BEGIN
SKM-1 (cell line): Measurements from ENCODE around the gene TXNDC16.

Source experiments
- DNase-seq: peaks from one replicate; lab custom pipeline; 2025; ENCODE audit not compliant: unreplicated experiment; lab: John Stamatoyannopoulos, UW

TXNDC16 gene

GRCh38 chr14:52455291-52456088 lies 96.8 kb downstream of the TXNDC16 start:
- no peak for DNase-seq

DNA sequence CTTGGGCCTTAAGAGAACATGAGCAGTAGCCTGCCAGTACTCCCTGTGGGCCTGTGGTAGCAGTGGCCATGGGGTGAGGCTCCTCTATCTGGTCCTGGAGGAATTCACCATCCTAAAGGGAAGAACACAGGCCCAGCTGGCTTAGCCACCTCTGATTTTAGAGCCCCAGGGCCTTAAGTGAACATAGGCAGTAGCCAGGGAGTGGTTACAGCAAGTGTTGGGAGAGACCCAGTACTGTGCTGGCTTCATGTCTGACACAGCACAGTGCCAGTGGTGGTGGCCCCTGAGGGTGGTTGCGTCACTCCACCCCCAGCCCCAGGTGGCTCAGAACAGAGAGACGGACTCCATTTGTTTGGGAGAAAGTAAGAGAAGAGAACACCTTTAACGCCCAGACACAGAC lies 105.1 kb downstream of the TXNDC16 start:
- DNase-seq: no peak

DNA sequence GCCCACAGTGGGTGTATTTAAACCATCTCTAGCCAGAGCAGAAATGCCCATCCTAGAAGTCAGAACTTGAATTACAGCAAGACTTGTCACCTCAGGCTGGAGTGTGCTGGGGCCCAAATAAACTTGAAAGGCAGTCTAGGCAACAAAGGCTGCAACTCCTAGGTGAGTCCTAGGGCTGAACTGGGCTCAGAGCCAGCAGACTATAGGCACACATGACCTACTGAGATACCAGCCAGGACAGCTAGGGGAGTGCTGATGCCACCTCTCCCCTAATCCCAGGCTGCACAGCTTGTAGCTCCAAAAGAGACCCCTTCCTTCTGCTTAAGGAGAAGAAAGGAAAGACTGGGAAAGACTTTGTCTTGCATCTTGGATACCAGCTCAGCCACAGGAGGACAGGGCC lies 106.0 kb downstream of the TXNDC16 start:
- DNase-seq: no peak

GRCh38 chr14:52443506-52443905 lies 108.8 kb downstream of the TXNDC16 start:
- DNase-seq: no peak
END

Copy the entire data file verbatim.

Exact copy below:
SKM-1 (cell line): Measurements from ENCODE around the gene TXNDC16.

Source experiments
- DNase-seq: peaks from one replicate; lab custom pipeline; 2025; ENCODE audit not compliant: unreplicated experiment; lab: John Stamatoyannopoulos, UW

TXNDC16 gene

GRCh38 chr14:52455291-52456088 lies 96.8 kb downstream of the TXNDC16 start:
- no peak for DNase-seq

DNA sequence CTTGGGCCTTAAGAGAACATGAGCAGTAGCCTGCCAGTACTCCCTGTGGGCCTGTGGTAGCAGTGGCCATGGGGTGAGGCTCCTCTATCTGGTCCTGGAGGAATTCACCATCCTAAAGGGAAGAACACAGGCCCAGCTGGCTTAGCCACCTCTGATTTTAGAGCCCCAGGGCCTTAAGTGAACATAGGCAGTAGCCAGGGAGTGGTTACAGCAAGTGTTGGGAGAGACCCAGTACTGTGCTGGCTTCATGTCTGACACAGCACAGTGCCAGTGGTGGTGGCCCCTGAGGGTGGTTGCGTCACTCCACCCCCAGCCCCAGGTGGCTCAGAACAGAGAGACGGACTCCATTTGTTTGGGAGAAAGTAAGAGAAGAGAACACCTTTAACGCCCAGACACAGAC lies 105.1 kb downstream of the TXNDC16 start:
- DNase-seq: no peak

DNA sequence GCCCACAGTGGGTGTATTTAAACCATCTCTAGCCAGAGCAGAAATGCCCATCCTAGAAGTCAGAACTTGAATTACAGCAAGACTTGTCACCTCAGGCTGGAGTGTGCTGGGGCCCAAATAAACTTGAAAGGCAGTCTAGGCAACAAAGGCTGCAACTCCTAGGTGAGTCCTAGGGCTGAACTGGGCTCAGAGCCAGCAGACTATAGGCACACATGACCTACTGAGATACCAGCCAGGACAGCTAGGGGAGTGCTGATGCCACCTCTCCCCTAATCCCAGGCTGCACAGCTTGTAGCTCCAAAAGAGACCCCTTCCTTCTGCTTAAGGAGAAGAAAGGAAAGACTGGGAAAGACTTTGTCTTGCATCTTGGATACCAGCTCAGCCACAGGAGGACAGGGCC lies 106.0 kb downstream of the TXNDC16 start:
- DNase-seq: no peak

GRCh38 chr14:52443506-52443905 lies 108.8 kb downstream of the TXNDC16 start:
- DNase-seq: no peak